The OpenStack industry coined the metaphor 'pets and cattle.' Legacy datacenters have pets – large, expensive proprietary appliances which are given friendly names, coddled by high-cost administrators and meant not to fail. Cloud datacenters have cattle – smaller, inexpensive commodity servers which inherit their purpose through software, are managed as a herd and are raised to be replaced.

First to fall were high-cost proprietary RISC server pets running proprietary Unix. These big iron systems were deemed ‘too big to fail,’ and were named, coddled and fed large sums of maintenance fees to keep them from going down. In the last decade, we witnessed the systematic commoditization of this market by x86 servers running mission-critical Linux and hypervisor variants. Competition among the x86 server vendors brought a vast array of compute servers driving down costs and increas-ing choice. If there is any question that this battle has already been fought and won, look-up Unix vs. Linux server shipments by volume and revenue from your favorite analyst. Cattle have replaced pets for compute servers.

Now falling are many of the high-cost proprietary SAN and NAS storage appliances. This disruption can be seen materializing in the public financial statements of storage vendors. Bellwether SAN vendor, EMC, reported its high-end storage business suffered a decline of (7%) for the quarter when compared to the same quarter last year, as reported in their Nov 2014 10-Q filing. NetApp, a mainstay NAS vendor, also reported lower revenues (1%) in their Nov 2014 10-Q filing for the first half of its fiscal year compared to the same period last year. Is this because the storage market as a whole is shrinking? Not so. We all know that the social-mobile-IoT juggernaut is filling our industry datacenters with mounds of unstructured data… petabytes from chatty machines, teenage selfies, toddler video clips, and endless on-line entertainment. No, the storage market is not shrinking. But it is indeed shifting from pets to cattle.

In 2013, analyst firm IDC projected a 3.2% decline in scale-up file storage servers between 2012-2017, while scale-out file storage was forecasted to grow by 16% and scale-out object storage by 27%.

Scale-up storage appliances are pets. Most estimates indicate that their numbers are declining.

Scale-out storage servers are cattle. Most estimates show that their numbers are growing.

What causes the tipping point in this transition from pets to cattle? Because it’s fundamentally the disaggregation of proprietary appliances, it requires evolution of the individual constituent parts -- de-coupling and maturing the software and then commoditizing the servers. With compute servers, it was the maturation of Linux software, led by Red Hat and the community, which elevated this working-class heir to the throne vacated by UNIX. But alone, this was not enough. It took comparable maturation of the x86 server from a cushy workgroup server role to meeting the most stringent operating requirements of telecom carriers and stock exchange trading houses. When both the operating system software and commodity servers were ready for one another, a market shift occurred.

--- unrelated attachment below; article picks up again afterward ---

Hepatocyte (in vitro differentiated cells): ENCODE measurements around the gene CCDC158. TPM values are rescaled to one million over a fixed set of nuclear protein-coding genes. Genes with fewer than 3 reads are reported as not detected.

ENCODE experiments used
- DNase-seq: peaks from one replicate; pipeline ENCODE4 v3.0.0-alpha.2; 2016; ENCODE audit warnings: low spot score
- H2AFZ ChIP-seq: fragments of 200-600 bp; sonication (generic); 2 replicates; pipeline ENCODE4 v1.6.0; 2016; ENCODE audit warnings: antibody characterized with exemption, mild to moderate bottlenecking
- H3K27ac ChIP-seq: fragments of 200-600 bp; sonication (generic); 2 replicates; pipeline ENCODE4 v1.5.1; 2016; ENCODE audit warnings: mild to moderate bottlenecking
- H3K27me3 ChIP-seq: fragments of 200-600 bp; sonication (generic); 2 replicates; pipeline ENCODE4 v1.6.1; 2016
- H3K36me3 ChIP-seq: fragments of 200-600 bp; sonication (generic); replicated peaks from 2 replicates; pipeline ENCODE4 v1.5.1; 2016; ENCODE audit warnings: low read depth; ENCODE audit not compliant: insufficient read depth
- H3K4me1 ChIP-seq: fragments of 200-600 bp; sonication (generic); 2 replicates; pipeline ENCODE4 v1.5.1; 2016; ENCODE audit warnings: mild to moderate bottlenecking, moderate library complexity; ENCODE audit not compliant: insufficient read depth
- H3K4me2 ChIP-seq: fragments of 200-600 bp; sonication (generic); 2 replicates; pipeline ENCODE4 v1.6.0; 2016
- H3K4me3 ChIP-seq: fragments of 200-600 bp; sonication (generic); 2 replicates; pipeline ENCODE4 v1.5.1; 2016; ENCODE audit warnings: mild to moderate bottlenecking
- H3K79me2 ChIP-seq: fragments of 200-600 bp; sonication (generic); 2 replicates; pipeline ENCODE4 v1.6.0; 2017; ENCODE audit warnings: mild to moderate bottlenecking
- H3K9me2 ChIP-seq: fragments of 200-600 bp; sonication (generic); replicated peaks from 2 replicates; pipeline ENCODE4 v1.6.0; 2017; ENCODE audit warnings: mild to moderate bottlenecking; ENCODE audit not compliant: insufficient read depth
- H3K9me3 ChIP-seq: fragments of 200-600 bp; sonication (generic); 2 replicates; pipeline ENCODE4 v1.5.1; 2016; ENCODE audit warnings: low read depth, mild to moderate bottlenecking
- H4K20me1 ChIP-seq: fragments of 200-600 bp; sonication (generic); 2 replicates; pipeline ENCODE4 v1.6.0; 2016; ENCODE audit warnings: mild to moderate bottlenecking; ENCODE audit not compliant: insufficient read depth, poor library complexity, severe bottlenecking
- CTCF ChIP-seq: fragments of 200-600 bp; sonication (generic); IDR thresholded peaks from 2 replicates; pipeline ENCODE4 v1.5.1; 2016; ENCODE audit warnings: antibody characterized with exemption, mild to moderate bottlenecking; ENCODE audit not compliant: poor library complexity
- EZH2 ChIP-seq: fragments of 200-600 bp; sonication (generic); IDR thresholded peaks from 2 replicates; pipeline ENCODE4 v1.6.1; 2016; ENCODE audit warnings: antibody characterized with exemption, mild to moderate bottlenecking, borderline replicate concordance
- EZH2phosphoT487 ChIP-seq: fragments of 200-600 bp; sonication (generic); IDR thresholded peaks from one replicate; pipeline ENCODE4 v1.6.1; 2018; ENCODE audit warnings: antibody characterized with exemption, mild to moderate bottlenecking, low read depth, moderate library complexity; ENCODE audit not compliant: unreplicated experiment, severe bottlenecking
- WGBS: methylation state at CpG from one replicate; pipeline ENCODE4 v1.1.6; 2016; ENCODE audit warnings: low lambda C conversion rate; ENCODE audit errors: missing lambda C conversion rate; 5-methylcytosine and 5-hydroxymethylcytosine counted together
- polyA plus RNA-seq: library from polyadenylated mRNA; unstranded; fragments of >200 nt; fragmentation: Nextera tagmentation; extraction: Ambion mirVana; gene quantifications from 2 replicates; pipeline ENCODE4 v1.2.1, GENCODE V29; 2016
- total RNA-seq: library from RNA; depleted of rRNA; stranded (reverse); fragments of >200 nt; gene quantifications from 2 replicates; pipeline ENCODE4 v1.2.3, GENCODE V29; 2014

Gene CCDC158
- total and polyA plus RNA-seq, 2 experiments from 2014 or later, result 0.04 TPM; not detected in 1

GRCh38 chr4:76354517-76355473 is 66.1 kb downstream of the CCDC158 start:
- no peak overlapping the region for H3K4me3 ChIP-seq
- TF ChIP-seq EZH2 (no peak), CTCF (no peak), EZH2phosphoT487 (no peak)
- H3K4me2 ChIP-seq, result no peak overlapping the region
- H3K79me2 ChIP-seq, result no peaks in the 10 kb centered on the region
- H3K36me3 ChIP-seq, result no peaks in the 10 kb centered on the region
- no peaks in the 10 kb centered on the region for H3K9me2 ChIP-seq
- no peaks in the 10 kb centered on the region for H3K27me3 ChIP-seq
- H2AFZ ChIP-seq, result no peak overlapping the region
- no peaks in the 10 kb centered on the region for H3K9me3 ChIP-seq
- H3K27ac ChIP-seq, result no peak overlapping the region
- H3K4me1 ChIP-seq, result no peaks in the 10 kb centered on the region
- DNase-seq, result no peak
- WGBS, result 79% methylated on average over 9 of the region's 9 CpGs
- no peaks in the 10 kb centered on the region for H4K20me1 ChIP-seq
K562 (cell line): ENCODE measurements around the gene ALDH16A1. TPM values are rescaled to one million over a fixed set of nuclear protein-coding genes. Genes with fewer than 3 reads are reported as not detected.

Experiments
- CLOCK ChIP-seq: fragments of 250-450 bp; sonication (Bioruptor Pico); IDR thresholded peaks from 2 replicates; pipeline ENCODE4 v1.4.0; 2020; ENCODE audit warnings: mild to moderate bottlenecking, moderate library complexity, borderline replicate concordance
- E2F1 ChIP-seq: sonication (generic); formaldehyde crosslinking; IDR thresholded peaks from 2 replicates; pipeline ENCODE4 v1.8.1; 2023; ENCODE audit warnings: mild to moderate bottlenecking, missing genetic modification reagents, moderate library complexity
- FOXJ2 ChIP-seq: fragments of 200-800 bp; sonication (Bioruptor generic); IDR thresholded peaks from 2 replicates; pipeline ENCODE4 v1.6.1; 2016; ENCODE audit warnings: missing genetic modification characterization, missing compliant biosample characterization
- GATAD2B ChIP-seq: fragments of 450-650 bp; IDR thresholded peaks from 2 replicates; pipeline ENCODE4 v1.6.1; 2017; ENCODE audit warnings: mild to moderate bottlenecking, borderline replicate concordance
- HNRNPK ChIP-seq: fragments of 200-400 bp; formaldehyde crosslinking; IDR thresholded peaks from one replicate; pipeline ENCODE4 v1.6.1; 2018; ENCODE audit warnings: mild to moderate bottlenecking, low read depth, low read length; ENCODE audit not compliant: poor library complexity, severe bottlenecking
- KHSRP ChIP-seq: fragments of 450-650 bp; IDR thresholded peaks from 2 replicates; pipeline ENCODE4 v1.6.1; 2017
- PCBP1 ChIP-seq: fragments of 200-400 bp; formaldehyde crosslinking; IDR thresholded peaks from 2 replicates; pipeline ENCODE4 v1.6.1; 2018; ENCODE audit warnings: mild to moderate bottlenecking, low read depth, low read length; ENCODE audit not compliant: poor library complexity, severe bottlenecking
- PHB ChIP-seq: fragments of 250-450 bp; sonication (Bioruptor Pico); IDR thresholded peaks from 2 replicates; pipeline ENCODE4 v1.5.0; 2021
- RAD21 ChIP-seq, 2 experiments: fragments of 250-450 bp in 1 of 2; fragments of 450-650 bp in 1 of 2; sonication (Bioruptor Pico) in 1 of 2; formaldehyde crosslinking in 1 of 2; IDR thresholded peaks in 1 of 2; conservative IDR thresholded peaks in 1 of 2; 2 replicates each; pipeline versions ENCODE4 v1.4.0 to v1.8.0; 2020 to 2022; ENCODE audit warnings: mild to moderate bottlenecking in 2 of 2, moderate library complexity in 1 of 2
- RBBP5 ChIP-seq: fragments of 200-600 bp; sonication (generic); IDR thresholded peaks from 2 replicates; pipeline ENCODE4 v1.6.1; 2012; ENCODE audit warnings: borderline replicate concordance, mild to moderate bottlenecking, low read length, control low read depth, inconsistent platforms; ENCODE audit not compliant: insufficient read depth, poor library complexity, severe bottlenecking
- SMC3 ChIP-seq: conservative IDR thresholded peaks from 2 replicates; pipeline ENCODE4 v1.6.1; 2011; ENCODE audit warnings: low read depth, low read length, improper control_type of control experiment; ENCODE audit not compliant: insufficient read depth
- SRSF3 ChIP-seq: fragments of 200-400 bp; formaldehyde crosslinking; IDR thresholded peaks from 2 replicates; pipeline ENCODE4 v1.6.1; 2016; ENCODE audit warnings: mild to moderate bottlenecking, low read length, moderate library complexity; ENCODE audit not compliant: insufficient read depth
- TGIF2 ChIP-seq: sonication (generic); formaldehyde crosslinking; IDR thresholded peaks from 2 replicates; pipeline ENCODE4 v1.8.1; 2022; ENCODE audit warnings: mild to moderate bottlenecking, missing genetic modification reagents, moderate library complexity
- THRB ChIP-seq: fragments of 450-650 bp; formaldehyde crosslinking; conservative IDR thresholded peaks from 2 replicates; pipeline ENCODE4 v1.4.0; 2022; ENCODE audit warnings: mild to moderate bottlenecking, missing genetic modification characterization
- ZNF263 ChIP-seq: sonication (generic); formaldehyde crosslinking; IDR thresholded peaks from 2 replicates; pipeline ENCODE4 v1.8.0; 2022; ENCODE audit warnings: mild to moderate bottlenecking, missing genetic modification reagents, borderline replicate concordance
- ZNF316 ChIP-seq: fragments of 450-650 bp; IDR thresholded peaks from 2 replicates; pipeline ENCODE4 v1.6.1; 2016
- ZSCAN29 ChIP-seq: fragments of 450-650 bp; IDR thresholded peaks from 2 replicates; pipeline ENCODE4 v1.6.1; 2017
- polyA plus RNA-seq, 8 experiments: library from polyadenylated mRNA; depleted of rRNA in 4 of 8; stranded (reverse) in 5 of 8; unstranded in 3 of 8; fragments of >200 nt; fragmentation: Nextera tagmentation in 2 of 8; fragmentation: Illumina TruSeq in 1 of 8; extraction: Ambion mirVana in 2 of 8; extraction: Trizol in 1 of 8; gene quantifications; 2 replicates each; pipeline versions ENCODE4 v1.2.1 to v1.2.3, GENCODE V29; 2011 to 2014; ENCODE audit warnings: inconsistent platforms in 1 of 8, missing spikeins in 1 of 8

The same pattern now appears to be occurring in the storage industry. We have front-row seats to the same play, different act. Commoditization opening new doors of innovation. And innovation opening new doors of commoditization.

The storage innovation that solutions such as Hadoop’s HDFS, Cassandra, Splunk, Red Hat’s Ceph and Gluster, and Scality have in common is to consume data on lots of commodity servers. Cattle expected to fail and be replaced. The following quip from Cassandra’s on-line documentation could describe the storage design of any one of these software systems. “Cassandra is designed to handle big data workloads across multiple nodes with no single point of failure. Its architecture is based on the understanding that system and hardware failures can and do occur.” This maturation of storage software, weaning itself from decades of reliance on big, expensive SAN/NAS storage servers, began the disruption.

And now, seeing this storage software breaking free, more server vendors are clamoring to meet the new greenfield opportunity for x86 servers.

First came the high-capacity 2U servers, offering 12-16x 3.5” drives within a twin-socket server. Servers such as the Dell R730xd, HP DL380, Cisco C24oM4 and Lenovo System x3650M5. These systems balanced performance, cost, and capacity, illustrated by 2-socket, 16-core servers with 128GB RAM and dual 10GbE adaptors. That’s 1.6 petabytes in a rack, with room left for a 2U switch.

Now, breaking the field wide open for high-capacity object and file storage are the 4U chassis offering 50-72x 3.5” drives driven by 1-2x twin-socket servers including servers such as the HP ProLiant SL4540, Cisco C3160, and Supermicro 6047R-E1R72L2K. These systems are optimized for cost, capacity and throughput, illustrated by 2x 2-socket, 16-core servers with 128GB RAM and dual 10GbE adaptors for 300TB in 4 rack-units. Or optimized for cold-storage archive, illustrated by 1x 2-socket 16-core servers with 128GB RAM and dual 10GbE adaptors for a whopping 360TB in 4 rack-units. That’s more than 3 petabytes in rack.

The constituent parts of storage appliances, namely software and x86 servers, are readying themselves to reach the tipping point in the disruption of high-priced, storage appliance pets.

If we were prone to buzzwords, we’d call this Act 2 of the software-defined datacenter play. Act 3? Converting high-cost networking appliance pets into cattle. But let’s enjoy the storage disaggregation show first.